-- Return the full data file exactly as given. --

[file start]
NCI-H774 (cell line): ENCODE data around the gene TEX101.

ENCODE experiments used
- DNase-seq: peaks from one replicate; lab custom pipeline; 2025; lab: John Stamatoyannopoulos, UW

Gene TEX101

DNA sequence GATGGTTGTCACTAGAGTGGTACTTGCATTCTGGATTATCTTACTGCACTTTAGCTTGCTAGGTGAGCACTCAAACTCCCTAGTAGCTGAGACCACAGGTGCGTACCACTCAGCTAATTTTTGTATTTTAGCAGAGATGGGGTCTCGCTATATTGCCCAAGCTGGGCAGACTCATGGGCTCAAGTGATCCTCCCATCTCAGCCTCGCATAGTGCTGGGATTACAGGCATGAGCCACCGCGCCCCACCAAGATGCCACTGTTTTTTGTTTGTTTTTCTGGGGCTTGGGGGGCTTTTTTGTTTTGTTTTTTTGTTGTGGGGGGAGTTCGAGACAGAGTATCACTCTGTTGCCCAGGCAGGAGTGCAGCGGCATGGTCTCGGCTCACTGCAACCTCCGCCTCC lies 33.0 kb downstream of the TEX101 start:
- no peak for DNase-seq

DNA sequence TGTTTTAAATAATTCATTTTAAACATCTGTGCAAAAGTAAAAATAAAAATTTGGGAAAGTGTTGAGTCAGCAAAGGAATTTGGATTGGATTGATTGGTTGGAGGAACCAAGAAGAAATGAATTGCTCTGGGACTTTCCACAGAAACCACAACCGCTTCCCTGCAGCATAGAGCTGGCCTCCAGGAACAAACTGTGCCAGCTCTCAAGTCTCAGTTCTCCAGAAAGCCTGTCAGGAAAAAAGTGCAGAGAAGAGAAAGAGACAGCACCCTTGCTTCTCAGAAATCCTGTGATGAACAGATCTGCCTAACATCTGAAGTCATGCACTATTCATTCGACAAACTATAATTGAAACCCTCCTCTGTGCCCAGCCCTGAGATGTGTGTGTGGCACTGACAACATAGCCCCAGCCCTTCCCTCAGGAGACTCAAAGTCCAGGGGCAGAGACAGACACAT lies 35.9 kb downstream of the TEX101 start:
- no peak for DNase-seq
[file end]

NCI-H774 (cell line): ENCODE data around the gene TEX101.

ENCODE experiments used
- DNase-seq: peaks from one replicate; lab custom pipeline; 2025; lab: John Stamatoyannopoulos, UW

Gene TEX101

DNA sequence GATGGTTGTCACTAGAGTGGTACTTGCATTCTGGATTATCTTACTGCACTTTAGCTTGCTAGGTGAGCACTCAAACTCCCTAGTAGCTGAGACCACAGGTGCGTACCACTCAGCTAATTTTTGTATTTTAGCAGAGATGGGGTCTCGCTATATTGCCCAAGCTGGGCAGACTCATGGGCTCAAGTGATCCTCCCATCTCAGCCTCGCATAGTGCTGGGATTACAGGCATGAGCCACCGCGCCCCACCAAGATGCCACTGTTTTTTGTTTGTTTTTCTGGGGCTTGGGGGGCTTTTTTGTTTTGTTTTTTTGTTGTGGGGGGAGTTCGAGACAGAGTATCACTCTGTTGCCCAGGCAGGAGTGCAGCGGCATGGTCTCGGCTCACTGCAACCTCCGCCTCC lies 33.0 kb downstream of the TEX101 start:
- no peak for DNase-seq

DNA sequence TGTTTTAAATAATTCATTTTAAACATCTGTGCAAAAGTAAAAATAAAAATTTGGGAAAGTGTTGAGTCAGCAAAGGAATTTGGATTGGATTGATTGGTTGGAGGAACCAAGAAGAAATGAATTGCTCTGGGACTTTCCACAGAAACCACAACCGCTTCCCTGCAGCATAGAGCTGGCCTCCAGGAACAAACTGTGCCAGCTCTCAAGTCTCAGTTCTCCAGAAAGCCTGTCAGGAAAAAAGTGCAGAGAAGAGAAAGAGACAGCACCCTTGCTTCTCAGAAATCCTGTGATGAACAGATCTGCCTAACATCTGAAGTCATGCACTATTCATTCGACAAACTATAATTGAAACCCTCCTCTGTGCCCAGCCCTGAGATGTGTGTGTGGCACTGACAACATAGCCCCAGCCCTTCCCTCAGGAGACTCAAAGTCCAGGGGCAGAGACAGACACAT lies 35.9 kb downstream of the TEX101 start:
- no peak for DNase-seq